The Biggest Secret
by Howard Zinn, 1975
from the Zinn Reader, Seven Stories Press
Secrets are coming out of the Senate committee probing the
FBI and CIA. But the biggest secrets, I suspect will remain untouched.
Yes, we learn that the FBI tapped wires illegally, kept lists
of people to be put in concentration camps, wrote fake letters
to destroy personal lives and used dirty tricks to disrupt organizations
it didn't like. The CIA opened mail illegally, plotted the murder
of foreign leaders and conspired to overthrow a democratically
elected government in Chile.
It is the habit of governments everywhere, including ours, when
caught lying, stealing or murdering, to murmur a few words of
confession, find a scapegoat to punish and go right on doing its
dirty work in more subtle ways.
Recall: Families were burned to death in Vietnam, babies were
shot in their mothers' arms, Cambodia was bombed secretly and
Laos openly, the land and culture of 40 million people in Southeast
Asia were laid waste. And then what? Instead of trying Mr. Nixon
and Kissinger for mass murder by terror bombing, we scolded their
flunkies for breaking and-entering and gave them a little time
in jail. Instead of trying the generals for the massacre at My
Lai, we tried Calley and put him under house arrest.
What will happen now with these revelations on the CIA and
FBI? The usual. A few changes in personnel, a few new laws. But
the same exclusive club of corporate billionaires, with their
teams of lawyers, accountants, politicians and intellectual advisers
hoping to become Secretary of State, will remain in power.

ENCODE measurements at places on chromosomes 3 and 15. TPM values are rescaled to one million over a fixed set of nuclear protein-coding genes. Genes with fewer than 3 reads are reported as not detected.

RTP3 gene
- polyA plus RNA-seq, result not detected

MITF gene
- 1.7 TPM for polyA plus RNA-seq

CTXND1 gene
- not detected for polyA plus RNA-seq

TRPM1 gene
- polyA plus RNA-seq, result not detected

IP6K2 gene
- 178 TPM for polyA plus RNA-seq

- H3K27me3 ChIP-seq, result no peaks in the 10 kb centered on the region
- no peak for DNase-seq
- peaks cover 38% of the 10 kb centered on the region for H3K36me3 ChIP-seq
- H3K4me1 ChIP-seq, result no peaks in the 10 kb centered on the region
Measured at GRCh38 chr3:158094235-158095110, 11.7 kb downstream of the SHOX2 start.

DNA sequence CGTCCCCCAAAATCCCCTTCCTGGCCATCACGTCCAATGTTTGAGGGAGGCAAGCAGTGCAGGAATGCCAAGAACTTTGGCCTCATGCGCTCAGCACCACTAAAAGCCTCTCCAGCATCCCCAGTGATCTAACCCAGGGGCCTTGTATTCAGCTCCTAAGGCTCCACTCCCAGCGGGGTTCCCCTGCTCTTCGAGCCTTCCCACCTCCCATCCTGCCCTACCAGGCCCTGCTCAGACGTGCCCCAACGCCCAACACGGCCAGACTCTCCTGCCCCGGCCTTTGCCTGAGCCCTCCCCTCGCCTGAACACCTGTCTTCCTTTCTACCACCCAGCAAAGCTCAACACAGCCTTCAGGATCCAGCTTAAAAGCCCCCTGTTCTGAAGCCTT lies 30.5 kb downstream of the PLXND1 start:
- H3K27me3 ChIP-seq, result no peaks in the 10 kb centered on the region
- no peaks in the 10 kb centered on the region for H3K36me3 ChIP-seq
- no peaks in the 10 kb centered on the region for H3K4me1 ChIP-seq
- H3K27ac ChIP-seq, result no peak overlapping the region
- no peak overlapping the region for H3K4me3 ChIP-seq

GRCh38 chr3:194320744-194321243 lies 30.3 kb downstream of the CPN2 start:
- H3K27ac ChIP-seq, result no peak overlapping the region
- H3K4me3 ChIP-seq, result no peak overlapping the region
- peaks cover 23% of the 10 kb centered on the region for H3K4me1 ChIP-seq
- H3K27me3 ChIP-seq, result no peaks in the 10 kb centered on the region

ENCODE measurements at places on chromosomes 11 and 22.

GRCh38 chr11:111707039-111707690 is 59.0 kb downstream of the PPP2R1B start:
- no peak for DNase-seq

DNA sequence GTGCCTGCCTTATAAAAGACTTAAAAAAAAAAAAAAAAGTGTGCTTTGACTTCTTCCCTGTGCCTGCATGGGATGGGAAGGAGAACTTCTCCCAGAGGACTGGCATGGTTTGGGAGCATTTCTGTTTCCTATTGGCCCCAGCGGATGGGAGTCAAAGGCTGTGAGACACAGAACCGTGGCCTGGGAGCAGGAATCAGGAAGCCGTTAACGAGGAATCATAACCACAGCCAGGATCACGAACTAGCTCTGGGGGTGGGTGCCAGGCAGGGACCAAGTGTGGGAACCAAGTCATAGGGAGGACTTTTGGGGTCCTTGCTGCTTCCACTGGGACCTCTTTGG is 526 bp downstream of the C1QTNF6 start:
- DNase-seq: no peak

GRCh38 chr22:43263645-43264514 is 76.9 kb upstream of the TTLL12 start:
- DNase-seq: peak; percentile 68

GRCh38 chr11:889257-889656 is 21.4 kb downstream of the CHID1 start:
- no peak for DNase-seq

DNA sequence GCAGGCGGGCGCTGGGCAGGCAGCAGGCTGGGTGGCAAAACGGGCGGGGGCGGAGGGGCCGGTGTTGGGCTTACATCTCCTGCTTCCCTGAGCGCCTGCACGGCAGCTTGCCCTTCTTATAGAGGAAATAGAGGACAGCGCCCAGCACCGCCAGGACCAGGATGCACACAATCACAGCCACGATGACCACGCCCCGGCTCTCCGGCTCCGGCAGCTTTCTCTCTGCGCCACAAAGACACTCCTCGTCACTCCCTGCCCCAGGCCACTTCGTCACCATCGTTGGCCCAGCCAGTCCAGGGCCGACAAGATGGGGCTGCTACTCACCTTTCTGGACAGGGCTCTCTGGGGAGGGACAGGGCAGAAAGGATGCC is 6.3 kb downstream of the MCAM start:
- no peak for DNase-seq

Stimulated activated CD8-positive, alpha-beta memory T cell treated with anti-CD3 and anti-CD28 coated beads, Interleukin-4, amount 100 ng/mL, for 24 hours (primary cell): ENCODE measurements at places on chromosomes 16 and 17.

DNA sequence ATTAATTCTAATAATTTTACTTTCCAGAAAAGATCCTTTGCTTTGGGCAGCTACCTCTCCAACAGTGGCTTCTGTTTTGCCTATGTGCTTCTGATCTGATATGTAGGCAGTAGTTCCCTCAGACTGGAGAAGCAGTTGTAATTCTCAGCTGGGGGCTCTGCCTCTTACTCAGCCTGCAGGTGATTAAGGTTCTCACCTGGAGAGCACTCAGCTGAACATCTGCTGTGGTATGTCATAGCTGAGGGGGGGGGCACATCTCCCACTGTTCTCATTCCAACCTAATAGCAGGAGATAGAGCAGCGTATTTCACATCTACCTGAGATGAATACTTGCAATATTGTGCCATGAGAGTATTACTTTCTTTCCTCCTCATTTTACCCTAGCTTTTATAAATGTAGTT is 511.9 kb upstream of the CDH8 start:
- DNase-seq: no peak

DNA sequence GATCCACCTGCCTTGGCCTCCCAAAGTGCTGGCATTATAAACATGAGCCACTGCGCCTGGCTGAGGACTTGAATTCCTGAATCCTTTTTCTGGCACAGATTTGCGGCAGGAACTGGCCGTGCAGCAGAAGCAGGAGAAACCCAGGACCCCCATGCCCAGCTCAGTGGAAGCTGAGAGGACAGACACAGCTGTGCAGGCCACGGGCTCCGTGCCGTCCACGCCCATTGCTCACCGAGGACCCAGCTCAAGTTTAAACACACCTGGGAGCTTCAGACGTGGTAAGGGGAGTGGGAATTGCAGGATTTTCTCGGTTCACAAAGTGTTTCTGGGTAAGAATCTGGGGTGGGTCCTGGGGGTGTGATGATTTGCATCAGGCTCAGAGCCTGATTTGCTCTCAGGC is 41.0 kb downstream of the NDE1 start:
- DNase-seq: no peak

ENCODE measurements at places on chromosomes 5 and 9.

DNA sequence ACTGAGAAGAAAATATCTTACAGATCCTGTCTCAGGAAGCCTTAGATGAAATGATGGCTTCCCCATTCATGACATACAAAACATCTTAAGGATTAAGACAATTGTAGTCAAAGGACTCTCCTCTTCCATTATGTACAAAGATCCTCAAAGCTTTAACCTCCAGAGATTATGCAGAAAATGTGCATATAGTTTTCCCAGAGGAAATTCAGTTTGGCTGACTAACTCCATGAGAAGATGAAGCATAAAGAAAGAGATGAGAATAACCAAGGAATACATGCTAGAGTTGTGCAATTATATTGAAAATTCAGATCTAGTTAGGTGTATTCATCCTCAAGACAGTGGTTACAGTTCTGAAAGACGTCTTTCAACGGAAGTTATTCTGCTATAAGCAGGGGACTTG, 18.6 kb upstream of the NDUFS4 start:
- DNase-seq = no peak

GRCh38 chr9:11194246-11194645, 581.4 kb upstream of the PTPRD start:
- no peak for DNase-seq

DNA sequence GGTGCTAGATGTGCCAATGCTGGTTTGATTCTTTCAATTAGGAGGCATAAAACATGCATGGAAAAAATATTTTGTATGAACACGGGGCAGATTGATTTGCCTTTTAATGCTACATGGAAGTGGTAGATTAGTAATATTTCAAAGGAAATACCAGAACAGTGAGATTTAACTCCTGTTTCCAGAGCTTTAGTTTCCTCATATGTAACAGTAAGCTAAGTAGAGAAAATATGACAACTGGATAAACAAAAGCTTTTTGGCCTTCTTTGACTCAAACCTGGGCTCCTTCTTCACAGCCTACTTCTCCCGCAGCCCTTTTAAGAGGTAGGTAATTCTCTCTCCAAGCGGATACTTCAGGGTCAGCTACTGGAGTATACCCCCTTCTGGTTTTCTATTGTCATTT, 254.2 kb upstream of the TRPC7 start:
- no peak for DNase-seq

For profound changes to come about in this country, we will
have to start revealing to the American public, and especially
to the school kids of the coming generation, the really big secrets,
which no congressional committee will touch.
First, that there is little difference between Them (the enemy-
Communism) and Us (the West, American, "democracy")
when it comes to a reckless disregard for human lives in pursuit
of something called "national interest." That "national
interest," it usually turns out, is the interest, over there,
of the Kremlin bureaucracy, and here, the interest of the oil
companies, the banks, the military-industrial-political complex.
When we were told in grade school that the difference between
Them and Us is "they believe in any means to gain their ends
and we don't"-we were lied to.
People are beginning to catch on. The Spy Who Came in From
the Cold was the first best-selling novel to boldly make that
point: "Our side" would use ex-Nazis, would sacrifice
the lives of its own people, to score points in a game whose concern
was not humanity but power.
The current movie, Three Days of the Condor, is even more
explicit. The CIA is portrayed as a group of sophisticated men
using dazzling scientific techniques to ruthlessly exterminate
anyone, including their own employees, who stood in the way of
control of oil in the Middle East and Venezuela
Even the fantasies of movie scripts can't match the reality.
There is evidence now that the FBI was involved in the planned
murder of two black leaders in Chicago on December 4, 1969. A
gang of police, armed with shotguns, pistols, rifles and submachine
guns, and a plan of the house furnished by an FBI informant, attacked
an apartment occupied by Black Panthers, at four in the morning,
and executed Fred Hampton as he lay asleep in his bed.
The biggest secret of all is beginning to emerge: That "the
enemy" of this government is anyone, here or abroad, who
won't put up with control of the world by Chase Manhattan, Exxon,
General Motors, I.T. & T. It is chilling but suddenly believable
that a government willing to kill Vietnamese peasants and put
Asian protesters in tiger cages will also assassinate native Americans
and put citizens here in concentration camps.
That's a heavy secret for us to carry in our heads. But we
need to know it, if we are going to figure out how to defend our
lives and our liberties from those who have occupied America.
Policy and Pentagon